You have one dog. He’s the best dog you’ve ever had. He sits alone in the house all day while you’re at work DSC_0113and you feel bad for him.  Someone suggested bringing another dog into the house so he’ll have a buddy to keep him company.   You don’t have time for a puppy (You work all day, right?) so off to a rescue or shelter you go.

There are several schools of thought on this. One says if you have a girl, get a boy, or if you have a boy, get a girl.  That’s usually a safe bet, but it’s not your only option.  With proper introductions and an understanding of how your dog thinks, you should able to add another dog to your household with minimal issues.

Let’s look at introducing the dogs to each other. If you are getting your dog from a rescue or shelter, chances are they will want you to bring your dog so the two of them can meet.  This is a good idea because the dogs are meeting for the first time on neutral ground and (hopefully) supervised by knowledgeable people. If the dog you hope to add to the family is coming from a source other than a rescue or shelter,or they do not want you to bring your dog to meet the new guy, then you need to find a neutral place where they can meet. A park, or even a parking lot will do. No toys, food or anything else that could bring competition into the picture. Just two dogs, on leash. Watch the body language. Are both of them wagging their tails with their tongue’s hanging out, seemingly happy with the world? Good!  Is one of them avoiding eye contact, while giving the other dog a sideways glance? Is one of them holding perfectly still and looking tense? Maybe not good. In either case it’s important to go slow and make sure the dogs are under your control.  The meeting went well? Great! Let’s go home.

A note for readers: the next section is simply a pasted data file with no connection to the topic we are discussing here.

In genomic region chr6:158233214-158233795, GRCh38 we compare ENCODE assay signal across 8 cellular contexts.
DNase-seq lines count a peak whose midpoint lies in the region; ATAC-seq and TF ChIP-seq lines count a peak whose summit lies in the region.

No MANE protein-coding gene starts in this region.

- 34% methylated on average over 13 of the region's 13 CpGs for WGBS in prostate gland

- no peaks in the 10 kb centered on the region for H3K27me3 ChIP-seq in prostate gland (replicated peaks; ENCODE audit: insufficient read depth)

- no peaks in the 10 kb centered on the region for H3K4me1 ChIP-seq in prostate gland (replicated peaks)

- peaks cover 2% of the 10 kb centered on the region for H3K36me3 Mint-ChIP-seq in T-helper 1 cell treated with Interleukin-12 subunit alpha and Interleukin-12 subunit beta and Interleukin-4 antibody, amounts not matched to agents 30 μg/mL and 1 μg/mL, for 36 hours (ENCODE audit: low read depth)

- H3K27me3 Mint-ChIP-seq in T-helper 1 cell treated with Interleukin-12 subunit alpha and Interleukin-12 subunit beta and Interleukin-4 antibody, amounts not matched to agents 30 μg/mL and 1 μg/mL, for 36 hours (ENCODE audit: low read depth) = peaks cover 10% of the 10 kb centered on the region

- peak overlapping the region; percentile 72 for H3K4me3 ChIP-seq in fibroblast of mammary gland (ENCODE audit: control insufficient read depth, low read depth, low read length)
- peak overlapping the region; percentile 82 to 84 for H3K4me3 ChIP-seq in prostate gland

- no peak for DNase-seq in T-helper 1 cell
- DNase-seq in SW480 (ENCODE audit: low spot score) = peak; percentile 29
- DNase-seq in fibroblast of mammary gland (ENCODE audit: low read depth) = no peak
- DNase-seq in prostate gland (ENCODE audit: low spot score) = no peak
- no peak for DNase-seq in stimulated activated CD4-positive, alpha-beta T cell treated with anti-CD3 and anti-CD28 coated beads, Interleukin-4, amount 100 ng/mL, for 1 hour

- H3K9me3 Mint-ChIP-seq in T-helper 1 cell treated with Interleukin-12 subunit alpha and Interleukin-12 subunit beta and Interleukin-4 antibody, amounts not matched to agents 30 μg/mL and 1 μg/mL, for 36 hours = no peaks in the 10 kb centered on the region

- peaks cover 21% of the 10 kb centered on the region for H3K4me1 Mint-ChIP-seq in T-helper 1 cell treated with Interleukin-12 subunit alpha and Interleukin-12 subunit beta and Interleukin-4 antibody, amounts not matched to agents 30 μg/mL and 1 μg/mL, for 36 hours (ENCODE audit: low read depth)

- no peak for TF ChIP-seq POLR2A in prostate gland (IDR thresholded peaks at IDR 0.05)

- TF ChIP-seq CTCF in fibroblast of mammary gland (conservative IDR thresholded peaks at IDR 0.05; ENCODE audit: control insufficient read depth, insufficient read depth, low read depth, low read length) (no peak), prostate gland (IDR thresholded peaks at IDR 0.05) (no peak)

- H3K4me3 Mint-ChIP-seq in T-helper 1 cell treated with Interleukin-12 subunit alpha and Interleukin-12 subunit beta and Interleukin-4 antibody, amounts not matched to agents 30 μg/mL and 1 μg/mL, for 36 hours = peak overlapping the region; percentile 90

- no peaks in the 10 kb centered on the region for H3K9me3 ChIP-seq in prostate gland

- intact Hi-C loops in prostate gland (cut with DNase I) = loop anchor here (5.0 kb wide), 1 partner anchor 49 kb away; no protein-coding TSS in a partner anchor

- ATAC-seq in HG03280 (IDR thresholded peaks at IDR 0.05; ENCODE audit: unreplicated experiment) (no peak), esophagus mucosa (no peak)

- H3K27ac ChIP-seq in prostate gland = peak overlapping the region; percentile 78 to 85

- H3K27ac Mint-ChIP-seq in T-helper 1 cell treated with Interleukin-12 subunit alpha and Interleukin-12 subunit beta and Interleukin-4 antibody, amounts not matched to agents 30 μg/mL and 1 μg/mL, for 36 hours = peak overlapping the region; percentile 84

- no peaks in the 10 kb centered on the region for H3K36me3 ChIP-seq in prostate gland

If your dog has been an only dog for his whole life, he is used to getting all his food, playing with all the toys, fetching the only ball…well, you get the idea. Adding another dogs brings something new to the family. Competition. Be very careful. Try to avoid a situation where both dogs are going for the same thing…at least for now. You’ve all heard the phrase “childproofing your house”? You should “puppy proof your house” for the first few days. Remove any toys or bones and other items that are laying around that might cause friction between anyone. When you feed the dogs, feed them in separate areas and do not let one go over to the other until the bowls are picked up.

When you walk them, try to walk them on either side of you. When you play with a ball, try not to  let both dogs run to it at the same time. Remember, this is only temporary.  In a few days, the two of them will become more comfortable with each other and slowly, things can return to normal.

Keep in mind your old dog has had the house, and you, all to himself and bringing a new dog into the house is a huge change.  Take it slow and before you know it, they will be playing and snoozing together!